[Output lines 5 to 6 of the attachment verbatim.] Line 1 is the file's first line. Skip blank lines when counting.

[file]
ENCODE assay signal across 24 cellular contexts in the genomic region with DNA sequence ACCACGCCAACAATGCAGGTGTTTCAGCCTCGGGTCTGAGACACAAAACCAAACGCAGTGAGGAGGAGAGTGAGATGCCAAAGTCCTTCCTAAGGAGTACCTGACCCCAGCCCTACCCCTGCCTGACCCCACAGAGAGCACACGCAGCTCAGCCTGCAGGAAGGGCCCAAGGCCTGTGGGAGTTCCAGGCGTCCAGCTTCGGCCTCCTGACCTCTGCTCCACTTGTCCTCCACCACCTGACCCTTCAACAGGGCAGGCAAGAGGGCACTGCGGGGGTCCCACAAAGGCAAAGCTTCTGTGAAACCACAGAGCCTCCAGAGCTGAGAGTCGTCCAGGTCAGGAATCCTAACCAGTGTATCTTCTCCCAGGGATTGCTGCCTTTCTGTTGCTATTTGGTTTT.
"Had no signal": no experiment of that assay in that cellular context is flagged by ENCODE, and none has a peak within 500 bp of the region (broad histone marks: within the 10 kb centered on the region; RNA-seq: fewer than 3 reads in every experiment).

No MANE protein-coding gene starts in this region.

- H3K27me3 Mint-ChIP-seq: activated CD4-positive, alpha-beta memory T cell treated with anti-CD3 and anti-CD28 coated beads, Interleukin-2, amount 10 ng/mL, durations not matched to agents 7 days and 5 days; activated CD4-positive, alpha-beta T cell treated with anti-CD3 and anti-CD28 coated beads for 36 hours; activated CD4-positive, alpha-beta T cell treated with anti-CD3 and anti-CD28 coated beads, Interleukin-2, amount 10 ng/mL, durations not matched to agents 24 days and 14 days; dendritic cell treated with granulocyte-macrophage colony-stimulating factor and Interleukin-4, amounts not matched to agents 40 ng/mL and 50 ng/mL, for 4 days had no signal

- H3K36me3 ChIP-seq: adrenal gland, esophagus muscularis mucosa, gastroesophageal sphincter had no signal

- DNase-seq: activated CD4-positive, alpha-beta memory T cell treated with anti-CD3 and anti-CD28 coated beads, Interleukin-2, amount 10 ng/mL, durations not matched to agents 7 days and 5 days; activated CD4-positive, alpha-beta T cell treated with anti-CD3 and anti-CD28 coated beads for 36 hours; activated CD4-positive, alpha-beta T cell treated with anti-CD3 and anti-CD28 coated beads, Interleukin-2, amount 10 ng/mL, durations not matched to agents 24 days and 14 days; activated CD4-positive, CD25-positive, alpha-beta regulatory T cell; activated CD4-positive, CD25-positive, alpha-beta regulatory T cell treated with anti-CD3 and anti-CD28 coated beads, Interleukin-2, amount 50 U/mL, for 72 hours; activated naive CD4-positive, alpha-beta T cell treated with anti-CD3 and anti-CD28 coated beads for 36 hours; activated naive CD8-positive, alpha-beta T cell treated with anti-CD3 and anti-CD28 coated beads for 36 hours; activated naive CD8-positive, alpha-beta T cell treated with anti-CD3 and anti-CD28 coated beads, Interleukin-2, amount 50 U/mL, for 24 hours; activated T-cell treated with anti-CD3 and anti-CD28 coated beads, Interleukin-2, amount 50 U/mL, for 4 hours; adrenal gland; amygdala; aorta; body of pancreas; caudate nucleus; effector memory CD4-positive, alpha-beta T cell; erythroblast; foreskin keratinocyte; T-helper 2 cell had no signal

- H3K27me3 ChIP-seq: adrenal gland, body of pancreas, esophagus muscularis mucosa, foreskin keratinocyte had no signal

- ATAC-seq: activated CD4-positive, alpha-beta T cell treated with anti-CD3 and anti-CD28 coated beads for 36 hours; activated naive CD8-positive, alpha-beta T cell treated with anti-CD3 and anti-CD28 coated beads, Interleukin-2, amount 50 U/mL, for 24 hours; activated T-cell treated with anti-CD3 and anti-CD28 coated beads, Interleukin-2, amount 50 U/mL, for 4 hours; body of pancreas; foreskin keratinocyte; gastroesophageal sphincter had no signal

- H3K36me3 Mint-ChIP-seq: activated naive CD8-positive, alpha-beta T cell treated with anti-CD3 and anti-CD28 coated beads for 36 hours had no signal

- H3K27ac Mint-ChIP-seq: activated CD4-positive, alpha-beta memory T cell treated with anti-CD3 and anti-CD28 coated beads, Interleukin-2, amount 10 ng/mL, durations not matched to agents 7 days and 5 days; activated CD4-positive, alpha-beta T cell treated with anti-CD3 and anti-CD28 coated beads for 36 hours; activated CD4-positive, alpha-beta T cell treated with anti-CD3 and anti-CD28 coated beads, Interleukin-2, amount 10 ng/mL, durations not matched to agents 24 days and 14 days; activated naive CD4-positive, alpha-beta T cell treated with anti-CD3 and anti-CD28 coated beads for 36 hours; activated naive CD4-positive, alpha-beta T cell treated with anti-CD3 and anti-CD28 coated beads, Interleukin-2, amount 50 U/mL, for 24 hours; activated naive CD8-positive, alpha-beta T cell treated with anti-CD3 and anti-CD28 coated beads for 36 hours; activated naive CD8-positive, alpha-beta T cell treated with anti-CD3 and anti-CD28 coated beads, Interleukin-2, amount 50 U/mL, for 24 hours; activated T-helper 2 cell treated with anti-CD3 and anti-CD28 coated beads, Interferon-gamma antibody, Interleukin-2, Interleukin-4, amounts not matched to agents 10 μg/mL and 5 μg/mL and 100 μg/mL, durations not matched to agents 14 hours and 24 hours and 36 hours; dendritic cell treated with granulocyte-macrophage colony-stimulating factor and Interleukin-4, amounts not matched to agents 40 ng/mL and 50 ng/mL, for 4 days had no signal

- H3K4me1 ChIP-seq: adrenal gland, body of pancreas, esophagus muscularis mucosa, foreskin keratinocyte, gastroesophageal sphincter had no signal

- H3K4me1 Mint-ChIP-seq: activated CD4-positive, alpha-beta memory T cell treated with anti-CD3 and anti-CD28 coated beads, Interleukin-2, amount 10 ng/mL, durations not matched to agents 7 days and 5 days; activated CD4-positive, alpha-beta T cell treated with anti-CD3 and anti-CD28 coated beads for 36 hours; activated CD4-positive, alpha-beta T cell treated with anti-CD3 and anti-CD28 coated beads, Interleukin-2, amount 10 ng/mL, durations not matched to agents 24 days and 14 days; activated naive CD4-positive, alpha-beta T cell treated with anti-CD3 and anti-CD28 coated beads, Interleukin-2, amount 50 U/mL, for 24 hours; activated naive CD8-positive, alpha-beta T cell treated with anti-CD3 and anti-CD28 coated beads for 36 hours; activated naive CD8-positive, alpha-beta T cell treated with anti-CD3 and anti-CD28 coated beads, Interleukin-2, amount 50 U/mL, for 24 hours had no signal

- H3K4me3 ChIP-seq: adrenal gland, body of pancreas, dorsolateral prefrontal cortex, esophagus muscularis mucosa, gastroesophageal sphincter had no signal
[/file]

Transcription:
- H3K36me3 ChIP-seq: adrenal gland, esophagus muscularis mucosa, gastroesophageal sphincter had no signal

- DNase-seq: activated CD4-positive, alpha-beta memory T cell treated with anti-CD3 and anti-CD28 coated beads, Interleukin-2, amount 10 ng/mL, durations not matched to agents 7 days and 5 days; activated CD4-positive, alpha-beta T cell treated with anti-CD3 and anti-CD28 coated beads for 36 hours; activated CD4-positive, alpha-beta T cell treated with anti-CD3 and anti-CD28 coated beads, Interleukin-2, amount 10 ng/mL, durations not matched to agents 24 days and 14 days; activated CD4-positive, CD25-positive, alpha-beta regulatory T cell; activated CD4-positive, CD25-positive, alpha-beta regulatory T cell treated with anti-CD3 and anti-CD28 coated beads, Interleukin-2, amount 50 U/mL, for 72 hours; activated naive CD4-positive, alpha-beta T cell treated with anti-CD3 and anti-CD28 coated beads for 36 hours; activated naive CD8-positive, alpha-beta T cell treated with anti-CD3 and anti-CD28 coated beads for 36 hours; activated naive CD8-positive, alpha-beta T cell treated with anti-CD3 and anti-CD28 coated beads, Interleukin-2, amount 50 U/mL, for 24 hours; activated T-cell treated with anti-CD3 and anti-CD28 coated beads, Interleukin-2, amount 50 U/mL, for 4 hours; adrenal gland; amygdala; aorta; body of pancreas; caudate nucleus; effector memory CD4-positive, alpha-beta T cell; erythroblast; foreskin keratinocyte; T-helper 2 cell had no signal